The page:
Getaway to Santa Cruz

Thiermann lived near the Santa Monica freeway, until her doctor told her she looked like a light smoker, even though she had never smoked in her life. With his father and brothers already in Santa Cruz, the move north was natural. She taught at San Francisco City College, only to experience the earthquake of October 17, 1989, which razed highways, toppled buildings and caused fires. She left San Francisco to get away from the “seismic zone”, surprised at first that the damage spread to Santa Cruz, until she discovered that the epicenter was in the forest of Nisene Marks ( near his current home / workshop). As an organist for the Soquel Congregational Church, she was performing at a church wedding two weeks later, and just as the pastor was saying “Faith, Hope and Love, and the greatest of between them is LOVE ”, then a strong reply, as if to underline the power of Love.

Charles Prentiss asked Thiermann to make Jurassic landscapes for the Santa Cruz Natural History Museum. The museum had partnered with the Boardwalk for an animatronic exhibit of 15 “Dinosaurs at the Beach” from October 16, 1993 to January. 23, 1994, in the Penny Arcade. The exhibition was boosted by the release of the film “Jurassic Park” four months earlier.

In 1997, the Natural History Museum asked Thiermann to create a mural in the village of Ohlone. Thiermann researched the subject and staged a village from Ohlone to Nisene Marks as a model. The mural was so well received that a request came from Santa Paula in 2001 to paint a scene from the village of Chumash on the Blanchard Public Library. Thiermann loves trees, and has framed the scene with sycamore trees. To her surprise, she found songbirds hovering against the mural, trying to land on the branches. Museum curator Frank Perry said: “This is the ultimate compliment! “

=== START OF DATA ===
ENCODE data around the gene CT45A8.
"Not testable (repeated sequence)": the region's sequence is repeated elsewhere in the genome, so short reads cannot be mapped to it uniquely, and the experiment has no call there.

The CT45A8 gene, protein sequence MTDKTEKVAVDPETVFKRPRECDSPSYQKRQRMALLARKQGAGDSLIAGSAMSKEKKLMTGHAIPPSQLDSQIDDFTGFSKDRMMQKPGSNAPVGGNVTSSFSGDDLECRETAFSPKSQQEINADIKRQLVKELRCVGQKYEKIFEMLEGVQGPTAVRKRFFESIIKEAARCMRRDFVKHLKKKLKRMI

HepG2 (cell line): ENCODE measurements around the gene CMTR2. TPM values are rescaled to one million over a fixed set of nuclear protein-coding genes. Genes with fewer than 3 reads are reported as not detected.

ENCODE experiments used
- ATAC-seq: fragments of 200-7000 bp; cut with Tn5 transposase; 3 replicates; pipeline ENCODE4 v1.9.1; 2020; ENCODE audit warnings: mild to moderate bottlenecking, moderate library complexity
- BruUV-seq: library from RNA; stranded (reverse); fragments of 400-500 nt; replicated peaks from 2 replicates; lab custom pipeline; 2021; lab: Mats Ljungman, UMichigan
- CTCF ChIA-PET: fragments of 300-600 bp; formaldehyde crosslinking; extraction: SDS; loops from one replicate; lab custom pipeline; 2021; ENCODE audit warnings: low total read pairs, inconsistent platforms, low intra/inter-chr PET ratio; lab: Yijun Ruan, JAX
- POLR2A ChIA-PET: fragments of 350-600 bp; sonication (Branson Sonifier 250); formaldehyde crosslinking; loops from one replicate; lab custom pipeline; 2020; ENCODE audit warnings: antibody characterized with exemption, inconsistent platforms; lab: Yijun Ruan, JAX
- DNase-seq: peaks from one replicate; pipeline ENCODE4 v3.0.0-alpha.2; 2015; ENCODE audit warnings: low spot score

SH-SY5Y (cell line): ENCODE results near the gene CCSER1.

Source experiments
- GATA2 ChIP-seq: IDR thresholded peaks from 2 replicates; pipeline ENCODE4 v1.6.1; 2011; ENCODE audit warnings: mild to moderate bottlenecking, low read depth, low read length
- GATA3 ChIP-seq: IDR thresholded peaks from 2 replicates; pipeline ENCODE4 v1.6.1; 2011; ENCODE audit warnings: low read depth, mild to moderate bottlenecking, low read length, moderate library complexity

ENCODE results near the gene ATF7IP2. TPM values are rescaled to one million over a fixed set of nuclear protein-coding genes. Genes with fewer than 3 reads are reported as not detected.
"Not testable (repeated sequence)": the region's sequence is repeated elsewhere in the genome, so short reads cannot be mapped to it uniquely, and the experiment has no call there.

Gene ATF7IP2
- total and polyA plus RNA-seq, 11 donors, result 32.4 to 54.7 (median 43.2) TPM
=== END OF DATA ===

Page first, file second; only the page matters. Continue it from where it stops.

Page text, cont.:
In 2008, when the UCSC American Indian Resource Center commissioned a scene of native dancers in Quiroste, Val Lopez and his group from the tribal group Ama Mutsun served as consultants and performed dances as role models. In 2013, she did “Burial Rites of the Bay Area Indians” at the Oakland Museum. Because accurate depictions of native California life are so rare, Thiermann’s images have been reproduced in museum exhibits, books, brochures, and documentaries. Equally informative are his natural history murals, showing the relationships of native species to the environment.

Thiermann’s seeks to bring harmony and understanding in a world of discord. Her mediums of art and music, she says, overlap with a similar language of color, rhythm, light and shadow. Thiermann has performed with the UCSC University Choir, the Distinguished Artist Series at Peace United Church, has served as organist in several county churches, and teaches art at Cabrillo College.

See Thiermann’s workshop

Thiermann’s studio (catalog n ° 59) will be open from 11 a.m. to 5 p.m. on October 2, 3, 16 and 17. It sits above the village of Aptos, on the cathedral off Trout Gulch, look for the signs. Visit for more information. Some of his framed plein air landscapes are studies focused for parts of wall paintings. Copies of his exhibition catalog “Pathways Through Our Parks” are also available. Sign up for his “Bell’Italia” sketching trip to Italy for June 2022, visit

Ross Eric Gibson is a former history columnist for the San Jose Mercury News.